"Don't try to get more reps than you can do by yourself, even if your partner is yelling at you. If you get to the point where your partner is doing all of the work, you're done," Jay says.

Exercise 4 Dips
3 sets of 10 reps
45-60 seconds rest between sets

Dips - Chest Version

"This movement was a staple for a lot of my Olympia training," Cutler says. "It creates that nice, round look. The key to doing this exercise well is keeping your legs back and leaning your chest forward. You're not trying to lock out the triceps; you're trying to lock out the chest. That's why the lean is really important. If you lean back, it's hard to lock the chest, but if you're forward, the chest will lock before the triceps."

When it comes to weighted dips, Cutler didn't need to add any extra iron. "Because I weighed 300 pounds, I usually only used my body weight," he says. "If you're heavy enough, bodyweight dips are fine." Focus on the contraction in your pecs and getting all 10 reps. Don't worry about strapping on a dip belt or weighted vest.

Exercise 5 Straight-Arm Dumbbell Pullover
3 sets of 10 reps
45-60 seconds rest between sets

Straight-Arm Dumbbell Pullover

"We've pumped a lot of blood into the chest, now we want to stretch it out" says Cutler. "This movement is like the fly: You'll stretch, contract, stretch, contract. I like this movement because it will stretch out the ribcage, which is really important on those side poses."

"I don't see as many people doing these," he adds. "In Vegas, there are a lot of young guys in my gym. I never see any of them doing this exercise. It's a shame because it's effective."

Exercise 6 Smith Machine Calf Raise
3 sets of 10 reps
45-60 seconds rest between sets

Smith Machine Calf Raise

"The most common question I get is, 'How do I get my calves bigger?'" Cutler says. "I try to tell everyone to train them like every other body part. I trained my calves once per week, usually on chest day. I mainly stuck to standing and seated calf raises with heavy weights.

"My theory is that, because you walk around on your calves all day, you're already doing a lot of reps with light weight. Why would I go into the gym and do the exact same thing? So, I did heavy weight and got those full contractions."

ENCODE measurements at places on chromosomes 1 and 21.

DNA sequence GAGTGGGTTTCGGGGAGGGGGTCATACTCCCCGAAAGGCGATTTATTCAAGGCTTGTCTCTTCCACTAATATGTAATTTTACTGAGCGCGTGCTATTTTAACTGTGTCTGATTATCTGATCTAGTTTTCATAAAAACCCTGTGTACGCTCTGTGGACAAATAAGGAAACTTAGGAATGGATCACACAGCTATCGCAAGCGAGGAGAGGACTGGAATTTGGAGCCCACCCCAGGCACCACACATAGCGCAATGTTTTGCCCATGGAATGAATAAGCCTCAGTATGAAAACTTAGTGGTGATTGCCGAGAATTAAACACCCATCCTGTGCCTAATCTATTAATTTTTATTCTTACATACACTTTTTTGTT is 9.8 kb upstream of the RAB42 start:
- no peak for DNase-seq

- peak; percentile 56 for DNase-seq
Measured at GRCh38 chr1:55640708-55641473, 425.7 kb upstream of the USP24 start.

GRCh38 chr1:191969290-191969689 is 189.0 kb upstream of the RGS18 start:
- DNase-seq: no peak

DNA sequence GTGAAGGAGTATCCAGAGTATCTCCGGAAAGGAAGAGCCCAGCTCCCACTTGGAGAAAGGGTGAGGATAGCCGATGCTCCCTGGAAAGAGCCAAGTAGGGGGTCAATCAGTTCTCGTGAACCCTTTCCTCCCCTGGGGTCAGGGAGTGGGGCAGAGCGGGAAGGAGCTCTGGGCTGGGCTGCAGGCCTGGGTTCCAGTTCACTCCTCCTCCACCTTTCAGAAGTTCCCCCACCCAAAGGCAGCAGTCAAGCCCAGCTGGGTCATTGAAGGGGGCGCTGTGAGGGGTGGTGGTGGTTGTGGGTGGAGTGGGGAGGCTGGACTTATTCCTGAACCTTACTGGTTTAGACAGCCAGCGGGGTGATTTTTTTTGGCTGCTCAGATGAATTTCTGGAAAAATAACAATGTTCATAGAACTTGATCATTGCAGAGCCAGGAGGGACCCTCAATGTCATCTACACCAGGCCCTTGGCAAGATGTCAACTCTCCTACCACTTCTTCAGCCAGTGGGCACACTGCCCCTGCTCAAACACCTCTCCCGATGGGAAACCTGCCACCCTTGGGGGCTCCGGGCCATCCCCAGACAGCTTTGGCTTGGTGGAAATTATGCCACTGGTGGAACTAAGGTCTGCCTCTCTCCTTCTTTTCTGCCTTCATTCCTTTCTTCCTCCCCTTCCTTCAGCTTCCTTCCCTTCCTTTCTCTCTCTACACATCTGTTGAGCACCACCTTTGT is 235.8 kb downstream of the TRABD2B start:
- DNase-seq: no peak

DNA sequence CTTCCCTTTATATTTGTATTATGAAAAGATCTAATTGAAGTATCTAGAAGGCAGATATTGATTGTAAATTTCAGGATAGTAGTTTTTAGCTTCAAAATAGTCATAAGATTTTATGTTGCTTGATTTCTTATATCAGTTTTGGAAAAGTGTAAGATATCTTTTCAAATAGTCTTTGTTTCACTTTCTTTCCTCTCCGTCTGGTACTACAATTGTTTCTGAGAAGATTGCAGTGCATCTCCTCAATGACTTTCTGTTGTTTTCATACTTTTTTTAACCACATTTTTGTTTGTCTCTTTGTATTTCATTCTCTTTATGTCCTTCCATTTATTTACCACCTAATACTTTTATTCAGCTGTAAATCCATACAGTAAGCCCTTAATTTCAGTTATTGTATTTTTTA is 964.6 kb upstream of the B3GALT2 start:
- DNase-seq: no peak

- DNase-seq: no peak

If your gym lacks equipment, Cutler reminds you to improvise. "There isn't always a standing calf raise machine available, so you can make your own," he suggests. "Use a Smith machine and put some plates down so your heels have something to drop off of. It's just as good as doing a calf raise in a machine."

"I don't pause too much when I do these," adds Cutler. "Keep your momentum and keep a slight bend in your knees."

Exercise 7 Seated Calf Raise
3 sets of 10 reps
45-60 seconds rest between sets

Seated Calf Raise

For the final exercise of day one of Living Large, Jay prescribes a seated calf raise. "Sometimes it's good to hold it at the top for a second," he notes. "You don't have to hold the contraction any longer than that."

If you're completely gassed by this point, try another of Cutler's favorite techniques: rest-pause sets. "When I get tired, I like to do rest-pause," says Cutler. You're going to push to a certain rep range, then you'll get to a point where you're only going backwards. When that happens, pause, let your mind rethink, and then restart your repetitions."

Grow Like a Pro

For more of Jay Cutler's workouts and pro tips, check out the entire Living Large program. Drop your questions, favorite tips, and call-outs in the comments section below!